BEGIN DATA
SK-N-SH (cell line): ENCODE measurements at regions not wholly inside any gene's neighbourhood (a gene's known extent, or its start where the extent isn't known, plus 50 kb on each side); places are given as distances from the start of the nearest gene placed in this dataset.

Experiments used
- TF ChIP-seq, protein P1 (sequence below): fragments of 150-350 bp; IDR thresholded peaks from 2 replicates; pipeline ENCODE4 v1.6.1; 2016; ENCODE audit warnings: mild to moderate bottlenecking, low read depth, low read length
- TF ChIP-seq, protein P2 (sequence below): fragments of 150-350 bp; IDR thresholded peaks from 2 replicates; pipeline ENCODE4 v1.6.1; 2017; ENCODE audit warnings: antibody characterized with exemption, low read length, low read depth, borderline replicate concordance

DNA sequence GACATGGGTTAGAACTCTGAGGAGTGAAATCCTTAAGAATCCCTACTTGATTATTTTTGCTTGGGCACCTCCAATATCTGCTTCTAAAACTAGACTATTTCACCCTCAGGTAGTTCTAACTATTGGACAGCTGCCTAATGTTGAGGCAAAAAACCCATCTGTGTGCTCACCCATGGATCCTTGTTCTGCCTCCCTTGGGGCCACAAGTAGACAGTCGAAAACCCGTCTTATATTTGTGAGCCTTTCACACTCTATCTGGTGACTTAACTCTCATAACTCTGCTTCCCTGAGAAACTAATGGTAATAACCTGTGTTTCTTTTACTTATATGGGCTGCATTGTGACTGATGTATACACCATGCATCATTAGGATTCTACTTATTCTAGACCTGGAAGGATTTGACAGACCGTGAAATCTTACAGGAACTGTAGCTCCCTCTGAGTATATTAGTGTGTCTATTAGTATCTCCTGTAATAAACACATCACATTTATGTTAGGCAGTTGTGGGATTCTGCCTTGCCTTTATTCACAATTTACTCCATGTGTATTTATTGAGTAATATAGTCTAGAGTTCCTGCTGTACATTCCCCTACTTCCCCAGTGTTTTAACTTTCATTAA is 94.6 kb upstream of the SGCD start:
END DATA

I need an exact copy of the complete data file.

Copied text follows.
SK-N-SH (cell line): ENCODE measurements at regions not wholly inside any gene's neighbourhood (a gene's known extent, or its start where the extent isn't known, plus 50 kb on each side); places are given as distances from the start of the nearest gene placed in this dataset.

Experiments used
- TF ChIP-seq, protein P1 (sequence below): fragments of 150-350 bp; IDR thresholded peaks from 2 replicates; pipeline ENCODE4 v1.6.1; 2016; ENCODE audit warnings: mild to moderate bottlenecking, low read depth, low read length
- TF ChIP-seq, protein P2 (sequence below): fragments of 150-350 bp; IDR thresholded peaks from 2 replicates; pipeline ENCODE4 v1.6.1; 2017; ENCODE audit warnings: antibody characterized with exemption, low read length, low read depth, borderline replicate concordance

DNA sequence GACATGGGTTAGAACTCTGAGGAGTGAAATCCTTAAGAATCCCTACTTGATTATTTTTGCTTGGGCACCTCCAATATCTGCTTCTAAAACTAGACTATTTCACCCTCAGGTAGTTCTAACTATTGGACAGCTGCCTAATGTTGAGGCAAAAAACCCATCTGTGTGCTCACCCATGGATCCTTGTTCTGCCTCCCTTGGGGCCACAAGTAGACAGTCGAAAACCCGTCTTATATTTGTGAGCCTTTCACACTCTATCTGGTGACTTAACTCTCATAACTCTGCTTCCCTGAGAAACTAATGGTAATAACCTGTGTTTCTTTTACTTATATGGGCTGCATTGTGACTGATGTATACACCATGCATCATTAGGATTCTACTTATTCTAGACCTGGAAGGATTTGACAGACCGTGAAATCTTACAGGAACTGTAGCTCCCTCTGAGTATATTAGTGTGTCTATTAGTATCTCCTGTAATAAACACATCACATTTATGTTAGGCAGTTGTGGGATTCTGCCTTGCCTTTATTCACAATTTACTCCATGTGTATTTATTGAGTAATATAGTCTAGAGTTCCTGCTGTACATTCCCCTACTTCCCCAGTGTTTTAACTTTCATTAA is 94.6 kb upstream of the SGCD start: